Excuses will run out for the Gators when they face The 12th Man this weekend.
Coming off an undisciplined season opener in which it committed 14 penalties against Bowling Green in The Swamp, Florida travels to College Station, Texas, on Saturday to take on Texas A&M in front of more than 80,000 rabid fans at Kyle Field.
The Aggies will be playing their first Southeastern Conference game in school history, but the Gators said they’ve shaken off the first-game jitters. While Florida played Bowling Green on Saturday, Texas A&M postponed its opener against Louisiana Tech due to Hurricane Isaac.
The Gators took measures to deal with crowd noise and penalties based on their previous outing.
“(We’ve) got to be able to communicate through the crowd noise,” redshirt senior guard James Wilson said. “We’ve got to do away with a lot of the penalties that we had last week.”
Florida finished last year as one of the nation’s 10 most penalized teams on a per-game basis and focused on minimizing the yellow flags in the offseason.
A constant stream of penalties Saturday puzzled coaches and players, including junior linebacker Jelani Jenkins.
“Guys (were) excited, being at the first game in the Swamp,” Jenkins said. “I mean a lot of things carries into it. … We worked on it in practice and just didn’t show up.”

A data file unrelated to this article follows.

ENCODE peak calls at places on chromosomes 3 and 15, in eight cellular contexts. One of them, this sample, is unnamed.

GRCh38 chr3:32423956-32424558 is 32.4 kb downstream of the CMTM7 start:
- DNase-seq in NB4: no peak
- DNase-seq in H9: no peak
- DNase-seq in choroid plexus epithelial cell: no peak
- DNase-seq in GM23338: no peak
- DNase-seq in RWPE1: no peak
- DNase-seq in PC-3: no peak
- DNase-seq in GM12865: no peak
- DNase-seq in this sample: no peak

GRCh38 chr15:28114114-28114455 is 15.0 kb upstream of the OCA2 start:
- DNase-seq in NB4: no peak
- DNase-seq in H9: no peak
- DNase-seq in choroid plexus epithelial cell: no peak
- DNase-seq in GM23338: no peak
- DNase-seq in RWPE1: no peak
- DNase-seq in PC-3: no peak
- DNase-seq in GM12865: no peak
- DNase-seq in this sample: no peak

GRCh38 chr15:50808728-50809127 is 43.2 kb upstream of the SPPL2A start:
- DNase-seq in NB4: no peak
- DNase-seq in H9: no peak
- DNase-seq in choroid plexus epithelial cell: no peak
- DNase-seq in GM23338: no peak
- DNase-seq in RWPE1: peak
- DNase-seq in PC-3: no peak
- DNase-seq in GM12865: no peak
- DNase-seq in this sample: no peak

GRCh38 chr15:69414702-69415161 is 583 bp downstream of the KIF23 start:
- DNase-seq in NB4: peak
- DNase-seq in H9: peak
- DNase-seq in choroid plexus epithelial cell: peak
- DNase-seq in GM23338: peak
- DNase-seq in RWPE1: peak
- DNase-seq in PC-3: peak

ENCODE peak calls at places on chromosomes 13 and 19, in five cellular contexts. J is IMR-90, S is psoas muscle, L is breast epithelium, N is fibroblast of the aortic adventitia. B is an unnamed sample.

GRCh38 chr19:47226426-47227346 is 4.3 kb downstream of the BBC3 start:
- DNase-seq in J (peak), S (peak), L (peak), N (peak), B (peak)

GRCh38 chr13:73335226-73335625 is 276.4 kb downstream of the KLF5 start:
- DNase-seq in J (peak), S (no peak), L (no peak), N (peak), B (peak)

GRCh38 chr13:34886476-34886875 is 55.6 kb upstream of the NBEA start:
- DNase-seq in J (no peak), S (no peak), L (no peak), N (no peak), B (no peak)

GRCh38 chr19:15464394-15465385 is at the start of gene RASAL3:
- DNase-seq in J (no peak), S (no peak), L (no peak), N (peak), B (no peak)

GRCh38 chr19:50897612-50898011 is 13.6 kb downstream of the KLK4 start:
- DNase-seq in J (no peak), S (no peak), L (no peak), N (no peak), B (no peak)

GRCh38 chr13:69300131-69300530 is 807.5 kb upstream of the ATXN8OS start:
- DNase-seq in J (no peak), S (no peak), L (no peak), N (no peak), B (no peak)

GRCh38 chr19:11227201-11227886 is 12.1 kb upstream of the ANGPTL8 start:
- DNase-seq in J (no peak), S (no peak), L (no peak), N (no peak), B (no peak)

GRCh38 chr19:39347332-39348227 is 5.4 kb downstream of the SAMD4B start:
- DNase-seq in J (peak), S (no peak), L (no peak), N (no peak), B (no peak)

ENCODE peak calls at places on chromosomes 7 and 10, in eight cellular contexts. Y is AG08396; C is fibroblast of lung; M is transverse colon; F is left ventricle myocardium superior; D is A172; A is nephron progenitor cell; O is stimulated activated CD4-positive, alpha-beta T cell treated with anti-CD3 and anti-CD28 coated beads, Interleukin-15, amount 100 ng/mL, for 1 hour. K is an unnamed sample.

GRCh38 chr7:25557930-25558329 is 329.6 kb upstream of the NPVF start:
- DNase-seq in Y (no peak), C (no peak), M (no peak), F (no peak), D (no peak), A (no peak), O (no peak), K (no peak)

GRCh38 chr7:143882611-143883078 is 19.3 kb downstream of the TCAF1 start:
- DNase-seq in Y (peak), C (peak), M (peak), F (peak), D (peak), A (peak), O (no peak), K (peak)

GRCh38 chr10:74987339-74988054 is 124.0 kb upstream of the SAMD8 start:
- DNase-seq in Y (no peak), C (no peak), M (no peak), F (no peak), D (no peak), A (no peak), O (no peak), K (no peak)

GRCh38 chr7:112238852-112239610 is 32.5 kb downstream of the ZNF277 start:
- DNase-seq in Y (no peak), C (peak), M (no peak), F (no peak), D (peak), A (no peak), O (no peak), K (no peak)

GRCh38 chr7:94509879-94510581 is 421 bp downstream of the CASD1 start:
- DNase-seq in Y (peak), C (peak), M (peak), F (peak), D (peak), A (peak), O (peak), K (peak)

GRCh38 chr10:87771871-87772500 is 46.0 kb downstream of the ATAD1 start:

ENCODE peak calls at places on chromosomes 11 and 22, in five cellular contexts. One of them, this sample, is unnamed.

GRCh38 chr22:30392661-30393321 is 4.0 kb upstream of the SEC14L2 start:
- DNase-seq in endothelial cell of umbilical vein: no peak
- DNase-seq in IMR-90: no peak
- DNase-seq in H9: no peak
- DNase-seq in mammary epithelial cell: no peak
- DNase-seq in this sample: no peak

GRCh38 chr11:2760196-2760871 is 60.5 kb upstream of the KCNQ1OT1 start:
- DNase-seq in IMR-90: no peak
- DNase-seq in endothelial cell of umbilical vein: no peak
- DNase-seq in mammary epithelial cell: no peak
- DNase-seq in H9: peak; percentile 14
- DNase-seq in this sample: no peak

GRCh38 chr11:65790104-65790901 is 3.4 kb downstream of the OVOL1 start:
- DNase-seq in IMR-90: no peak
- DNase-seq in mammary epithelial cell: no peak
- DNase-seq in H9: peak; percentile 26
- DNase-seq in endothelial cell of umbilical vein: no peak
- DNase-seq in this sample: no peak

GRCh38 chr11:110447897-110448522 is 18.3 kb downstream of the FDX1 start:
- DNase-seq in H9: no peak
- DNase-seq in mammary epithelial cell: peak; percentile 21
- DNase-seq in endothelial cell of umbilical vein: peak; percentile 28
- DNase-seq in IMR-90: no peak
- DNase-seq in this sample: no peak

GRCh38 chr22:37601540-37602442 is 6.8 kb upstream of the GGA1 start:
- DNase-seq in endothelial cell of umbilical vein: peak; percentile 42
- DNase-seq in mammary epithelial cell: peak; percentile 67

Six came from the offensive side, including an illegal cut block from Wilson in the second quarter that left the Gators in a second-and-25. Offensive coordinator Brent Pease said the three false starts were critical, but viewed the team’s two late-hit (Andre Debose and Lerentee McCray) and one illegal block (Wilson) penalties as a larger problem.
“We’ve got to understand to be cleaner with their hands or cleaner with their blocks and do that,” Pease said. “We’ll get better at those. You go back and look at it. I don’t think the management of things or time (are) issues. I don’t see us having any of that. We had a good tempo and all of that.”
The defense didn’t fare much better, drawing five flags for 26 yards. Junior cornerback Jaylen Watkins and senior safety Josh Evans said the issue isn’t anything the coaches can’t fix.
“We got a couple penalties where we were too aggressive,” Evans said. “There’s nothing wrong with aggression. That’s easily corrected.”
Both the offensive and defensive groups have taken their own measures to deal with the recurring problem, with Muschamp saying he has exhausted every measure he knows.
“I know when we go offside on defense, we personally come straight out of the game,” Evans said. “Obviously that affects the person.
“(It) lets him know that he has to get his stuff together or he won’t play.”
Florida committed 16 penalties at home against Tennessee last season in its first SEC game and racked up 32 in a three-game conference stretch on the road in October.
“Obviously coach addressed it,” Watkins said. “You know we don’t want to go back out on the road like we did last year with penalties and we had a hundred yards in penalties that led to a few scores too.”
Contact Adam Pincus at firstname.lastname@example.org.